Do You Have to Have a Lawyer When You Get Divorced in Maryland?

If you are going through a contested divorce, it is strongly recommended that you retain a family lawyer until your case is finalized. While in an uncontested divorce, it may be easier to make agreements without a lawyer, a contested divorce often comes with conflicts and consistent legal proceedings. Having a family lawyer to help you navigate each divorce matter and negotiate on your behalf can help greatly.

What Makes a High-Asset Divorce Different From a General Divorce?

If you’re contemplating filing for divorce, you may notice that there are a variety of divorce types that you must choose from. When a married couple has collected assets that total at least $1 million, they must go through what is known as a “high-asset divorce.” These types of divorces are specifically geared towards the distribution of valuable property, which is oftentimes complex.

Is Maryland a No-Fault Divorce State?

Maryland differs from many other states in that it allows both no-fault and fault-based divorces. This means that an individual can file for a no-fault divorce if their spouse mutually agrees and they both believe the marriage won’t be repaired. However, an individual also has the chance to file for a fault-based marriage based on grounds such as adultery or insanity.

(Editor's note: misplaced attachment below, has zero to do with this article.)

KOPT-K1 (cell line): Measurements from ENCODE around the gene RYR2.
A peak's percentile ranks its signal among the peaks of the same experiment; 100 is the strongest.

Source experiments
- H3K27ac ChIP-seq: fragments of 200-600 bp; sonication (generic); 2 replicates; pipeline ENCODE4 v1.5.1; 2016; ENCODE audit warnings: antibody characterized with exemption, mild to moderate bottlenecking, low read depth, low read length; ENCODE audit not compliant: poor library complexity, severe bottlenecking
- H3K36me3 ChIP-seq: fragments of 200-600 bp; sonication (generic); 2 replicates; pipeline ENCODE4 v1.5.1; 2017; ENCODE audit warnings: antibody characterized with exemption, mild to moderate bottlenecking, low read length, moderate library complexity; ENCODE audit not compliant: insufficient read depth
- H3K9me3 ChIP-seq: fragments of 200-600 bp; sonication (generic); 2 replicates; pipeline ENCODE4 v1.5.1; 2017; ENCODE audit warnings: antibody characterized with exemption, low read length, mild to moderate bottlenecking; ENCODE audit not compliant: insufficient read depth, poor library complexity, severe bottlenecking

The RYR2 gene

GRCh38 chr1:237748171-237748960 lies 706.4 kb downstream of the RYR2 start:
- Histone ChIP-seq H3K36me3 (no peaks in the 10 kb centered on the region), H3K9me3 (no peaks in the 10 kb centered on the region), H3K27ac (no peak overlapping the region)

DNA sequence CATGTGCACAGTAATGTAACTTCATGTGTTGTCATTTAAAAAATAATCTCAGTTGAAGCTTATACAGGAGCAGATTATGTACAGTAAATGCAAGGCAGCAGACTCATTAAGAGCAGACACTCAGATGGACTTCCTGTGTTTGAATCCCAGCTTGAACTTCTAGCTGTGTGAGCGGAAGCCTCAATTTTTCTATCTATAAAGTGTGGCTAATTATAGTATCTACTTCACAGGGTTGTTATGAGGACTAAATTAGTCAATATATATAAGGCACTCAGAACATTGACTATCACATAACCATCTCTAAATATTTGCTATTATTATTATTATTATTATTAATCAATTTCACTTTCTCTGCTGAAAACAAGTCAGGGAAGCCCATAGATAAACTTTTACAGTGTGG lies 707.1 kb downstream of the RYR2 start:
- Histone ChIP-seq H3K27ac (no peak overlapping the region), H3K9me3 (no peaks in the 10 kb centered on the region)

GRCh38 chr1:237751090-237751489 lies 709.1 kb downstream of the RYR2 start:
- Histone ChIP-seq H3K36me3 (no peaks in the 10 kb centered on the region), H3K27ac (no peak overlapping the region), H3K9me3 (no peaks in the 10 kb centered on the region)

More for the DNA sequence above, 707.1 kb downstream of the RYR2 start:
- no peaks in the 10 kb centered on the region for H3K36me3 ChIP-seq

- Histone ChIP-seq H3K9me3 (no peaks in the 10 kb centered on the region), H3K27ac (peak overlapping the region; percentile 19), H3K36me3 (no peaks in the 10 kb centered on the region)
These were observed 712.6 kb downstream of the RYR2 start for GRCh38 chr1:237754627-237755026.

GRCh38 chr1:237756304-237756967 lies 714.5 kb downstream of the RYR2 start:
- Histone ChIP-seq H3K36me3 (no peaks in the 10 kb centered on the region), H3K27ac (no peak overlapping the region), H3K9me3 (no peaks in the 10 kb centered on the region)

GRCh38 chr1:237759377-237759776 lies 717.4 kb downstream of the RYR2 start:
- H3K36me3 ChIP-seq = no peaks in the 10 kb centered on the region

The Law Offices of Todd K. Mohink, PA: Ellicott City’s Divorce Team

With multiple accomplished attorneys trained in divorce law, our firm has consistently provided effective divorce representation since we opened our doors. While your future may seem uncertain, assistance from our divorce team can help you feel more confident about your case and any upcoming changes you’re going to face. If you are thinking about filing for divorce or are involved in one currently, ask how our Ellicott City divorce lawyers can help you. Contact the Law Offices of Todd K. Mohink, PA, to schedule your consultation immediately.


Anne Arundel County

Empire Towers
7310 Ritchie Highway, Suite 910
Glen Burnie, MD 21061

Phone: 410-766-0113

Fax: 410-766-0270

Howard County On the grounds of Columbia Mall

30 Corporate Center
10440 Little Patuxent Parkway,
Suite 900
Columbia, MD 21044

Phone: 410-964-0050

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Phone: 410-719-7377

Fax: 410-766-0270